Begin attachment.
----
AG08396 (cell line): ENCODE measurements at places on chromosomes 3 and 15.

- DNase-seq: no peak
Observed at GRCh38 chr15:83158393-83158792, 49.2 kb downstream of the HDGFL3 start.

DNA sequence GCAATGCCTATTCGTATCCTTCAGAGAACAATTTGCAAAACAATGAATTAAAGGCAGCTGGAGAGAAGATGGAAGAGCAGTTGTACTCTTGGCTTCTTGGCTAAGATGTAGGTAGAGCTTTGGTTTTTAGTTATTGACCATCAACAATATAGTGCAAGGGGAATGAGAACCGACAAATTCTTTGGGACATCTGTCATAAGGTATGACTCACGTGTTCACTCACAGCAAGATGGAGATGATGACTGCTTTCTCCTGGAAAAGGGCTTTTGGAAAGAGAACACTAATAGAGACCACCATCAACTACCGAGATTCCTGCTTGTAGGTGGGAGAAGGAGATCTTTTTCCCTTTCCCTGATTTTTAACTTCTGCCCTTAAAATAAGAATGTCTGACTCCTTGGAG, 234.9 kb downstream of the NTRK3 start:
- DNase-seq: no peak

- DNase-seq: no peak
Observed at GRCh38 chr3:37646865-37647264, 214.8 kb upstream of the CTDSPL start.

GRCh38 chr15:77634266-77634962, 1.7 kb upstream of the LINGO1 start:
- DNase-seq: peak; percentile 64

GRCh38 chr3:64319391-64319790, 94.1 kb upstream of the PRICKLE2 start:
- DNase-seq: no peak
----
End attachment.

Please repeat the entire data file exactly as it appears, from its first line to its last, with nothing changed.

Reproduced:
AG08396 (cell line): ENCODE measurements at places on chromosomes 3 and 15.

- DNase-seq: no peak
Observed at GRCh38 chr15:83158393-83158792, 49.2 kb downstream of the HDGFL3 start.

DNA sequence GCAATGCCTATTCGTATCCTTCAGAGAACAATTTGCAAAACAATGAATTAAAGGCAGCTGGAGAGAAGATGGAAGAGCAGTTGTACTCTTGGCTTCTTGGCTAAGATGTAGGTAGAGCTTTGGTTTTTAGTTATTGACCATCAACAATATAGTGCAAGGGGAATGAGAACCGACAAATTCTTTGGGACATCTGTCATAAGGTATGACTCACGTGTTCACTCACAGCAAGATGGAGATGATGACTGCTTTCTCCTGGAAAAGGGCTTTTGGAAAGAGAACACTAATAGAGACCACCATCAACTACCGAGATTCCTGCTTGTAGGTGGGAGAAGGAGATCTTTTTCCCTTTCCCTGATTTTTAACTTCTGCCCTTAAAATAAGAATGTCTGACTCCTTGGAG, 234.9 kb downstream of the NTRK3 start:
- DNase-seq: no peak

- DNase-seq: no peak
Observed at GRCh38 chr3:37646865-37647264, 214.8 kb upstream of the CTDSPL start.

GRCh38 chr15:77634266-77634962, 1.7 kb upstream of the LINGO1 start:
- DNase-seq: peak; percentile 64

GRCh38 chr3:64319391-64319790, 94.1 kb upstream of the PRICKLE2 start:
- DNase-seq: no peak